This is something I strongly believe about every management function. When I am in charge, it means than any defect in my team is my responsibility. The basic consequence is simple : if someone have to complain, it
complains to me. If the team made an error, it is my task to apologize and/or assume the consequence. Whoever caused the initial problem, it is my job to ensure it does not happen. The other side of the coin is that of course, if someone in the team did fail, I’ll have a discussion with him/her, and see that it does not happen again. But I’ll have this discussion personally (not my manager, not the customer that did support the consequence of the error) and privately. You have the “right” to call the shots in the team because you take the shots for the team.
Warning to those tempted
If you are a developer reading this, and tempted by making the shift to being a team lead, I’ll offer two nuggets of “experience” (wisdom is only given by old people with long, white beards) that may help you decide whether it is a good idea.
Following people is a full time job
Should you start doing some “coordination” for a small team, let say 5 persons, this will probably eat all your time, at least if you want to do it “properly”. That means that you’ll have very little time to code, however able you can be. I still open my IDE everyday, but most often than not, it is to review something, not to build it. If you like to build software, be aware of this. You may be building your last.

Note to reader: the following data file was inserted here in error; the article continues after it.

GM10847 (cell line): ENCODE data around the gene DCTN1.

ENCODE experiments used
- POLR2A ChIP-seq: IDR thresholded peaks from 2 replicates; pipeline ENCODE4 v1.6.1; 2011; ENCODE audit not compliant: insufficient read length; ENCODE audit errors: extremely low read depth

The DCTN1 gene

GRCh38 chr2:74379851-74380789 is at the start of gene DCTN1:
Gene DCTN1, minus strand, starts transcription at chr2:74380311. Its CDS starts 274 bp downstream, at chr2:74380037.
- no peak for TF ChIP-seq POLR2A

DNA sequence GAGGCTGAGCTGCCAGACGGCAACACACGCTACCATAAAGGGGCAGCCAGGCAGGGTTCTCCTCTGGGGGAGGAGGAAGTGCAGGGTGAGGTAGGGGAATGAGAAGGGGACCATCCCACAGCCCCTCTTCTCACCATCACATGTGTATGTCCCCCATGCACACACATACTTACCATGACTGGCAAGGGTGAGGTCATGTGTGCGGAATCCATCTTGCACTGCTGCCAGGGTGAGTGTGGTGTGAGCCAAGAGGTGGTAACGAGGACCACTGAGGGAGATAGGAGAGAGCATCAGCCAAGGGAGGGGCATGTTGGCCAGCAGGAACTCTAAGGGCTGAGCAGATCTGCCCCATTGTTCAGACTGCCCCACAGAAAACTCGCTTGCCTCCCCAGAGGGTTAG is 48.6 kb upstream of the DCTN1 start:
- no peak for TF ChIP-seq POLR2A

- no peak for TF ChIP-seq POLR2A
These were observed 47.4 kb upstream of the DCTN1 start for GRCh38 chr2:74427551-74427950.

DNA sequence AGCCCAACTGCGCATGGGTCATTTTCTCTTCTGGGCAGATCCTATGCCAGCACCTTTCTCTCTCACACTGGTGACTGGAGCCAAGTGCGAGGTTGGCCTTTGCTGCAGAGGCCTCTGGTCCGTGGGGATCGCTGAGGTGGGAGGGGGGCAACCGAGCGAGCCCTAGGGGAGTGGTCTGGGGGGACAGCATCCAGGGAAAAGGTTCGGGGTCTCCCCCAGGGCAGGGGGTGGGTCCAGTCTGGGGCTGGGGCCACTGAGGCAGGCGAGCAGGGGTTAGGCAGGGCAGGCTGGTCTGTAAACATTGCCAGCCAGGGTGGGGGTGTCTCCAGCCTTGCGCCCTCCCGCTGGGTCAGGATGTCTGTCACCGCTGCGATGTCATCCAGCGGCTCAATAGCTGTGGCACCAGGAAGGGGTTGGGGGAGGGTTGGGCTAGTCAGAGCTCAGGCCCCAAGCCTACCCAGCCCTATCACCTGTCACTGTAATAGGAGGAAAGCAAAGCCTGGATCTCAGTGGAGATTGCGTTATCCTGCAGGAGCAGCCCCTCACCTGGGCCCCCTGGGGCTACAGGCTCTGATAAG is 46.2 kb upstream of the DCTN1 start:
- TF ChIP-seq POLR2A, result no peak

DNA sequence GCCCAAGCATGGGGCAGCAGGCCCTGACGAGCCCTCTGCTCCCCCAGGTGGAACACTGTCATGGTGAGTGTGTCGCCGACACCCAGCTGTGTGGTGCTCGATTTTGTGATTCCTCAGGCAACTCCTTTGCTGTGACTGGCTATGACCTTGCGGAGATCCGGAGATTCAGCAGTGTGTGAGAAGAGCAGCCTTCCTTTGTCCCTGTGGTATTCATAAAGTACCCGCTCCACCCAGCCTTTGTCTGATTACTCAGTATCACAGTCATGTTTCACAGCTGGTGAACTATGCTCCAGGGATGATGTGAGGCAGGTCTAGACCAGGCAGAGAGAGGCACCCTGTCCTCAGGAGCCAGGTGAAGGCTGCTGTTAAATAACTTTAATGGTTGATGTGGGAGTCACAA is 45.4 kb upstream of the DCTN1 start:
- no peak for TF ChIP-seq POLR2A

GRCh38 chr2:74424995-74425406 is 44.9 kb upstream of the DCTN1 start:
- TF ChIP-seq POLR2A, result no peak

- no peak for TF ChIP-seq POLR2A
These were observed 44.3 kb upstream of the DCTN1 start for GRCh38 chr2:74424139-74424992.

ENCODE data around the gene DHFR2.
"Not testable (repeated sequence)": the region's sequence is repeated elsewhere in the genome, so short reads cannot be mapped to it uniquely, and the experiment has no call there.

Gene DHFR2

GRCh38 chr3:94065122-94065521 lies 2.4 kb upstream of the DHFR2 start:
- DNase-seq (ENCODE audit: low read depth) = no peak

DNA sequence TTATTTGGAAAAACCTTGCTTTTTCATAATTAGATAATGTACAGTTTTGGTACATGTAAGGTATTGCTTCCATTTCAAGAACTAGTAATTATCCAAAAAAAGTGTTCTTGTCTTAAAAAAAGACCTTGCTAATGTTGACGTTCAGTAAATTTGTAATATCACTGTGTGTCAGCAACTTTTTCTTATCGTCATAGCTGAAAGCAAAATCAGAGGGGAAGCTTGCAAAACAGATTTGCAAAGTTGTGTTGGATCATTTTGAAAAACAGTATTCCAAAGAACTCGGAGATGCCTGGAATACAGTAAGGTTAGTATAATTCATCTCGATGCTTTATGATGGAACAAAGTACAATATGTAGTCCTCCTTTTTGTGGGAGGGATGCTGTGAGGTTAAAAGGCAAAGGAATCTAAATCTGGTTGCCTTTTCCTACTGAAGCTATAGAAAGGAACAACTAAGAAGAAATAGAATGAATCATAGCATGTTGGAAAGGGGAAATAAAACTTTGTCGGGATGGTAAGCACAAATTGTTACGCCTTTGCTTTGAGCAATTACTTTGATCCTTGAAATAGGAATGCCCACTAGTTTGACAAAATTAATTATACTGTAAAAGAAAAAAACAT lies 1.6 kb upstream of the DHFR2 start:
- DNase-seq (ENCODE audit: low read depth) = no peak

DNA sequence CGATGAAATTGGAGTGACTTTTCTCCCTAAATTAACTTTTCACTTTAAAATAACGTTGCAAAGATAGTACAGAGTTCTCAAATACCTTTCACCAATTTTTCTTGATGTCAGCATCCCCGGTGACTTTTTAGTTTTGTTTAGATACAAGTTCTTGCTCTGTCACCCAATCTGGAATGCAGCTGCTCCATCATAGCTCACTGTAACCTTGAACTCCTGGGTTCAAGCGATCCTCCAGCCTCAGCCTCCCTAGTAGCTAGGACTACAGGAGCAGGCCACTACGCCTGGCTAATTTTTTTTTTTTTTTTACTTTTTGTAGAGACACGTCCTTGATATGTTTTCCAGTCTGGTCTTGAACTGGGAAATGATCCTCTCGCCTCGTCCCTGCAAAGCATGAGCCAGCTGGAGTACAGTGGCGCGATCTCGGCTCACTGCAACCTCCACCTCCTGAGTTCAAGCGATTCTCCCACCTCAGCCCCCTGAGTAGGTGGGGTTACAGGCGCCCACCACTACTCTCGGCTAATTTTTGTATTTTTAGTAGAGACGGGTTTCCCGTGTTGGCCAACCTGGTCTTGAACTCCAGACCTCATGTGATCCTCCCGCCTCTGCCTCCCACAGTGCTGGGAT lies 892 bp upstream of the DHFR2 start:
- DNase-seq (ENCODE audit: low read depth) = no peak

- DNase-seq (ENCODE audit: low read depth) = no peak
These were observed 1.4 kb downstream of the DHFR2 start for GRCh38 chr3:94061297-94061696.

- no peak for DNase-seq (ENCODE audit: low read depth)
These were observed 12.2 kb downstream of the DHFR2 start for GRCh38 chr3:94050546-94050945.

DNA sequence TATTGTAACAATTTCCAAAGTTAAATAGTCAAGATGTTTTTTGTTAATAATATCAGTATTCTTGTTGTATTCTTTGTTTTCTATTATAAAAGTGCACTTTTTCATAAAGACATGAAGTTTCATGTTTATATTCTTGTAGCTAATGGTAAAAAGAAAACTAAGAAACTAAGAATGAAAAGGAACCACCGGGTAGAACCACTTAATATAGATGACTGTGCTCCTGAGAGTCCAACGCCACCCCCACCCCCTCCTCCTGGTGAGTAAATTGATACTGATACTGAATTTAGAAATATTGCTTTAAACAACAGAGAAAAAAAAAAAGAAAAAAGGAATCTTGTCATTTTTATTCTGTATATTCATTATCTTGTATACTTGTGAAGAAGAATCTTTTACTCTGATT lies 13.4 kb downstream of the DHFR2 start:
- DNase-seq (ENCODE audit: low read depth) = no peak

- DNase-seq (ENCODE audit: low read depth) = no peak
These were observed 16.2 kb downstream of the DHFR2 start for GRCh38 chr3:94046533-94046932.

My previous boss advice
Some years ago, I was a reasonably happy developer working at a large company. I enjoyed some kind of “lead developer” status in my team (even if my official title at the company was “developer”). At some point, I thought that I “deserved” some recognition in this (my team did not have a Team Leader at the time, and I was doing the job).
So, I went to my manager to ask (sort of demand) the position. She looked at me and said “If you want it, I’ll support you on this to the top management (who needed to approve those kind of promotions). But think about it carefully. Be sure that this is what you want”.
At that time, I did not really though over it twice – I was pretty sure I had the required skills and that I basically did most of the job already. Of course I wanted it! No one did contest that, and I got the position soon after (with some monetary benefits). End of the story, except for one thing. The good question would have been: would I be happier in this position? Fact is, since then, I did far less coding, as other tasks began replacing the coding ones – like coordination and, even worse, meetings.
A couple years after, I considered moving up the ladder again. I thought about it carefully that time, and decided not to: team leader was the last position where I could expect still doing some practical stuff. I was coding few features, but was still opening my IDE every day. The next step would have been exchanging my IDE for an MS Project.
In her words: “Be sure that you really want it”. Or, as the popular quote goes
“Be Careful What You Wish for ’cause It Might Come True”.
I took and still take a lot of pleasure working as a team leader. I find the function immensely rewarding. But it is a totally different job than being a developer. Both are interesting in their own way. It is not because one may be better paid or of higher status that you’ll be happier in, and that is what should matter. Good developers frequently make bad team leaders or worse : unhappy team leaders. Be careful.